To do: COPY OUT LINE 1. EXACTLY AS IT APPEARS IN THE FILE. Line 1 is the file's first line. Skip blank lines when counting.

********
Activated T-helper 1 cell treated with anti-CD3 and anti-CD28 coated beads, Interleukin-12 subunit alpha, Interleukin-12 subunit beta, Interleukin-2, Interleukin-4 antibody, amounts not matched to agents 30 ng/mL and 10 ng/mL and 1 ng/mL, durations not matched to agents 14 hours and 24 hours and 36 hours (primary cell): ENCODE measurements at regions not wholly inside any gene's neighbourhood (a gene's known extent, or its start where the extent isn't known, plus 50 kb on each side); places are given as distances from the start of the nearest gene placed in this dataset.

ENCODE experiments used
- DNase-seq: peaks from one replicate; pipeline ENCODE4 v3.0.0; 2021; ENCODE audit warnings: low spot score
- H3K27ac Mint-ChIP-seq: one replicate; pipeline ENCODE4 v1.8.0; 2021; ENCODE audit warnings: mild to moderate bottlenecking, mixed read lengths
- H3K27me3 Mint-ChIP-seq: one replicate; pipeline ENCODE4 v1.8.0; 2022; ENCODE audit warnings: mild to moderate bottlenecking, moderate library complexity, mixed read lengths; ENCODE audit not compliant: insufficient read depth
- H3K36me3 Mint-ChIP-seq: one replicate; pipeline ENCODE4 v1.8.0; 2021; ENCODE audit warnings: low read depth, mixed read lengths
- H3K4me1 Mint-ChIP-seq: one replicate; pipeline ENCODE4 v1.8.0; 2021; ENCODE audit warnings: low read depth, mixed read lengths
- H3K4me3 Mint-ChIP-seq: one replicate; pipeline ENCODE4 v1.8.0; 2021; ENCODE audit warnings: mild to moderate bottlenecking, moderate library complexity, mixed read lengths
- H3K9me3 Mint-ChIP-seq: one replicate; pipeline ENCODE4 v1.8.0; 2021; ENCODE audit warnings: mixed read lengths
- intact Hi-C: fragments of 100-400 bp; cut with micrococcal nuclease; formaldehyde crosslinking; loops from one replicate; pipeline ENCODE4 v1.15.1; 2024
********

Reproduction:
Activated T-helper 1 cell treated with anti-CD3 and anti-CD28 coated beads, Interleukin-12 subunit alpha, Interleukin-12 subunit beta, Interleukin-2, Interleukin-4 antibody, amounts not matched to agents 30 ng/mL and 10 ng/mL and 1 ng/mL, durations not matched to agents 14 hours and 24 hours and 36 hours (primary cell): ENCODE measurements at regions not wholly inside any gene's neighbourhood (a gene's known extent, or its start where the extent isn't known, plus 50 kb on each side); places are given as distances from the start of the nearest gene placed in this dataset.